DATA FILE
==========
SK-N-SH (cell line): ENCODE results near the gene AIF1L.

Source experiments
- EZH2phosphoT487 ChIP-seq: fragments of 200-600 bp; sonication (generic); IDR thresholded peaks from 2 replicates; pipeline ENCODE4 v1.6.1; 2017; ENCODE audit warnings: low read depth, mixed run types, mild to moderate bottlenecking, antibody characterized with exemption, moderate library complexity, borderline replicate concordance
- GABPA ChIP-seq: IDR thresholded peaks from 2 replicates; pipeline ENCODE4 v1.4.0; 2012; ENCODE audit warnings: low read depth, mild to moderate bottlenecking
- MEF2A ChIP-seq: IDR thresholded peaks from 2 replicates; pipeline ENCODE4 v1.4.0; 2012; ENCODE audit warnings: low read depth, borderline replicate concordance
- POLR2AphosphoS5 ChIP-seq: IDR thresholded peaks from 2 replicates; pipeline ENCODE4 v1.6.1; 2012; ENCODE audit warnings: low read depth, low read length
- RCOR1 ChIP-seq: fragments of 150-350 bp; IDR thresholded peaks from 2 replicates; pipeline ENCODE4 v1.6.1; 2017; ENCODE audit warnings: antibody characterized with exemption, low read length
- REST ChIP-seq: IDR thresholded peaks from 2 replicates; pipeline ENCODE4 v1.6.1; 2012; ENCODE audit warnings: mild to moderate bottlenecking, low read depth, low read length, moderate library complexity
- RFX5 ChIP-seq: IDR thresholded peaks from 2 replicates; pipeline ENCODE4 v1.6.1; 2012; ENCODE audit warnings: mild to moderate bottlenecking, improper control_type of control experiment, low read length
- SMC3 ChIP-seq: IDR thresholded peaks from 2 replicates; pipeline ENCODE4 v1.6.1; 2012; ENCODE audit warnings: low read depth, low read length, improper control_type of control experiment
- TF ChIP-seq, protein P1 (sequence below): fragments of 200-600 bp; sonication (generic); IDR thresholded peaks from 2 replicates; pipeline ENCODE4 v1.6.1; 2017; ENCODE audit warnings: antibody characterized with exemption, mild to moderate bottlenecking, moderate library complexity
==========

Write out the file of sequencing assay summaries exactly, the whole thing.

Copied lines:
SK-N-SH (cell line): ENCODE results near the gene AIF1L.

Source experiments
- EZH2phosphoT487 ChIP-seq: fragments of 200-600 bp; sonication (generic); IDR thresholded peaks from 2 replicates; pipeline ENCODE4 v1.6.1; 2017; ENCODE audit warnings: low read depth, mixed run types, mild to moderate bottlenecking, antibody characterized with exemption, moderate library complexity, borderline replicate concordance
- GABPA ChIP-seq: IDR thresholded peaks from 2 replicates; pipeline ENCODE4 v1.4.0; 2012; ENCODE audit warnings: low read depth, mild to moderate bottlenecking
- MEF2A ChIP-seq: IDR thresholded peaks from 2 replicates; pipeline ENCODE4 v1.4.0; 2012; ENCODE audit warnings: low read depth, borderline replicate concordance
- POLR2AphosphoS5 ChIP-seq: IDR thresholded peaks from 2 replicates; pipeline ENCODE4 v1.6.1; 2012; ENCODE audit warnings: low read depth, low read length
- RCOR1 ChIP-seq: fragments of 150-350 bp; IDR thresholded peaks from 2 replicates; pipeline ENCODE4 v1.6.1; 2017; ENCODE audit warnings: antibody characterized with exemption, low read length
- REST ChIP-seq: IDR thresholded peaks from 2 replicates; pipeline ENCODE4 v1.6.1; 2012; ENCODE audit warnings: mild to moderate bottlenecking, low read depth, low read length, moderate library complexity
- RFX5 ChIP-seq: IDR thresholded peaks from 2 replicates; pipeline ENCODE4 v1.6.1; 2012; ENCODE audit warnings: mild to moderate bottlenecking, improper control_type of control experiment, low read length
- SMC3 ChIP-seq: IDR thresholded peaks from 2 replicates; pipeline ENCODE4 v1.6.1; 2012; ENCODE audit warnings: low read depth, low read length, improper control_type of control experiment
- TF ChIP-seq, protein P1 (sequence below): fragments of 200-600 bp; sonication (generic); IDR thresholded peaks from 2 replicates; pipeline ENCODE4 v1.6.1; 2017; ENCODE audit warnings: antibody characterized with exemption, mild to moderate bottlenecking, moderate library complexity